- Introduction to swimming
- What is the history of swimming?
- What are the swimming strokes?
- What equipment do I need for swimming?
- What are the benefits of swimming?
- How do I get started with swimming?
- What if I already know how to swim?
- Are there swimming organizations that I can join?
- Can my young child start swimming?
- What about triathlons?
- What about swimming with disabilities?
- What resources are available to people interested in swimming?
Introduction to swimming
Swimming is an activity that burns lots of calories, is easy on the joints, supports your weight, builds muscular strength and endurance. It also improves cardiovascular fitness, cools you off and refreshes you in summer, and is one that you can do safely into old age. In this article, I'll review the history of swimming, the benefits, the strokes, how to get started, what to wear, the equipment you need, where to swim, and more.
What is the history of swimming?
Human beings have been swimming for millennia. According to Wikipedia, Stone Age cave drawings depict individuals swimming and there are written references in the Bible and the Greek poems "The Iliad" and "The Odyssey" dating back 1,500 to 2,000 years. There are even Egyptian clay seals from 4000 BC showing four swimmers doing a version of the crawl, and the most famous swimming drawings were apparently found in the Kebir desert and were estimated to be from around 4000 BC.
According to the Encyclopedia of Traditional British Rural Sports, literature specifically related to swimming grew in the middle ages. It is believed that the first book devoted to swimming was Colymbetes by Nicolas Wynman written in 1538, and a more widely recognized text, De Arte Nantandi, was published in Latin by Everard Digby in 1587. The encyclopedia also reports that swimming was required of knights and that Romans built bathhouses and pools in the cities they conquered to serve as social clubs and places to exercise.
Organized swimming began in the 1800s and 1900s with the creation of swimming associations (for example, the Amateur Swimming Association in 1886) and clubs that competed against each other. There are reports from that era of swimming clubs in England, France, Germany, and the United States. High-profile events also contributed to swimming's visibility. For instance, Matthew Webb swam the English Channel in 1875.
Competitive swimming continued to grow in popularity during the 1800s and was included in the first modern Olympic Games in Athens in 1896. In 1904, the Olympics in St. Louis included the 50-, 100-, 220-, 440-, 880-yard and one-mile freestyle, the 100-yard backstroke and 440-yard breaststroke, and a 4x50-yard freestyle relay.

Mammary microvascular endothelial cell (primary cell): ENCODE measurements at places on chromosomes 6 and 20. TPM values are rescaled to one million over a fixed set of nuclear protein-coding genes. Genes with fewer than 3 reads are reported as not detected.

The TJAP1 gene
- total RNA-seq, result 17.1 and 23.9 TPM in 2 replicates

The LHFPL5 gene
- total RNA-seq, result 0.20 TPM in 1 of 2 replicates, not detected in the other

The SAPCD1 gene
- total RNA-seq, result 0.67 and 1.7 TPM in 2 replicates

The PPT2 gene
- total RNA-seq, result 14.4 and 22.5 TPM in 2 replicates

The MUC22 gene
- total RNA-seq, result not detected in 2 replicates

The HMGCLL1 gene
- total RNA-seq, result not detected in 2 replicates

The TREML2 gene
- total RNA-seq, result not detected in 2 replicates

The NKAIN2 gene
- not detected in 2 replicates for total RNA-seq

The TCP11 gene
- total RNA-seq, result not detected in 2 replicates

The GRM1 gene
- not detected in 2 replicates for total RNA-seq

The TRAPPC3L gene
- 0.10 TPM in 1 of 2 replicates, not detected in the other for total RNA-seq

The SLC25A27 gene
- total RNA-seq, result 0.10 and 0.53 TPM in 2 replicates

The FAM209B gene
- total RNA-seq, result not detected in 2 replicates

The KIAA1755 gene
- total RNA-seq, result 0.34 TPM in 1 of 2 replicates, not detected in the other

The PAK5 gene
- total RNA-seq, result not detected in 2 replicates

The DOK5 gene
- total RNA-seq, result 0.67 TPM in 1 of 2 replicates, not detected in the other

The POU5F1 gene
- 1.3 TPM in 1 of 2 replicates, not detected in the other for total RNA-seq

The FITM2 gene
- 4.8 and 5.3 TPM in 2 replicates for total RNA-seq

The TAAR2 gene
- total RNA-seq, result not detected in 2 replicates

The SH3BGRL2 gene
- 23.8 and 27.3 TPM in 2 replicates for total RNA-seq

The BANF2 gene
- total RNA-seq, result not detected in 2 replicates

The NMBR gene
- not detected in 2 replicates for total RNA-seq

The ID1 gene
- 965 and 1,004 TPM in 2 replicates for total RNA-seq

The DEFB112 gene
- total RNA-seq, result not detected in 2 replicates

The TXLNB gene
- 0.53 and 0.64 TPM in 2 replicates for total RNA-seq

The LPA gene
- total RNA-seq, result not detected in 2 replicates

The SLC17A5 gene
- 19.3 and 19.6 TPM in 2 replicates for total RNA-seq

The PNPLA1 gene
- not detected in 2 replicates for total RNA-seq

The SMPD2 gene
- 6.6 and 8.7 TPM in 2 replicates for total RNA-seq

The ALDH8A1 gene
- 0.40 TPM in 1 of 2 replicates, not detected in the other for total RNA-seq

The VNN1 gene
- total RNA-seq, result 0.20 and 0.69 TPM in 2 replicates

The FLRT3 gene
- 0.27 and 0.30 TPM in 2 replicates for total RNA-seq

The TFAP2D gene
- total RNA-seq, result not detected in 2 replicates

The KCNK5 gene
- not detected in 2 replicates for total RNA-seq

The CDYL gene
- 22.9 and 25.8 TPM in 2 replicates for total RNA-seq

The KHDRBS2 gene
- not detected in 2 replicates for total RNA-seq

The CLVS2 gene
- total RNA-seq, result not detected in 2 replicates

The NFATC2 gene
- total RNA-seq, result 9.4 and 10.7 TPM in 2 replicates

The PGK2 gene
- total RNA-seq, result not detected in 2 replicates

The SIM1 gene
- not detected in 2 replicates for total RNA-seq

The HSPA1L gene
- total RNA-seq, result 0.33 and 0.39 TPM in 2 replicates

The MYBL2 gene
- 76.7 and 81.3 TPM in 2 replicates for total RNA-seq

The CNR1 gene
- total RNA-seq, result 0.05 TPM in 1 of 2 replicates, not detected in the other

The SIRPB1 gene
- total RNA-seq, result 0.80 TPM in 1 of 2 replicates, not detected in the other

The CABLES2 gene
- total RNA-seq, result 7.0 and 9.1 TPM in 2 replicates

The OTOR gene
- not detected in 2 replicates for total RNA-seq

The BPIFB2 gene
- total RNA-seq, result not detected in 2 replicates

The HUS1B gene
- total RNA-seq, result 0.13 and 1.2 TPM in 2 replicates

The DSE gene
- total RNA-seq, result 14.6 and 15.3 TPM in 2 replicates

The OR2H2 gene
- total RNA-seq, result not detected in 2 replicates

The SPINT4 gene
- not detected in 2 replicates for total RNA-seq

By the 20th century, swimming had become mainstream. Indoor pools were beginning to appear, most towns with populations over 20,000 had public outdoor pools, and swimming clubs became increasingly popular for recreation. Women participated for the first time in swimming in the Olympic Games in Stockholm in 1912, and Johnny Weissmuller (considered by many authorities to be the greatest swimmer of all time and who later went on to Tarzan fame in movies) became the first person to swim 100 meters in less than one minute.
Today swimming is the second most popular exercise activity in the United States, with approximately 360 million annual visits to recreational water venues. Swim clubs, recreation centers, Y's, and many other facilities feature swimming pools. Many high schools and colleges have competitive swim teams, and of course, swimming is one of the most popular Olympic sports. Millions of Americans are swimming each year. Are you one of them? If not, the following information may help get you started.
What are the swimming strokes?
Breaststroke, backstroke, butterfly, and crawl (freestyle) are the most popular swim strokes. The breaststroke and butterfly are more difficult to learn than the backstroke and crawl.
The breaststroke involves exquisite timing, and in fact, you can be disqualified from competition if you miss even one stroke. The stroke involves form that causes your body to bob up and down as you glide forward through the water. This is a difficult stroke and not one to choose if you're just learning how to swim. The basics are that your arms pull, you breathe, you kick (arms alternate with the kick), and you glide. Here are details.
The leg kick:
- Bring the knees to chest.
- Thrust the legs backward and straight.
- Snap the legs together to push the water and propel you forward (frog kick).
The arm stroke:
- Start with the arms overhead.
- Pull on the water, and bring arms toward the chest.
- Keep the hands cupped.
- Return arms to starting position.
- Breathe every time you stroke with your arms.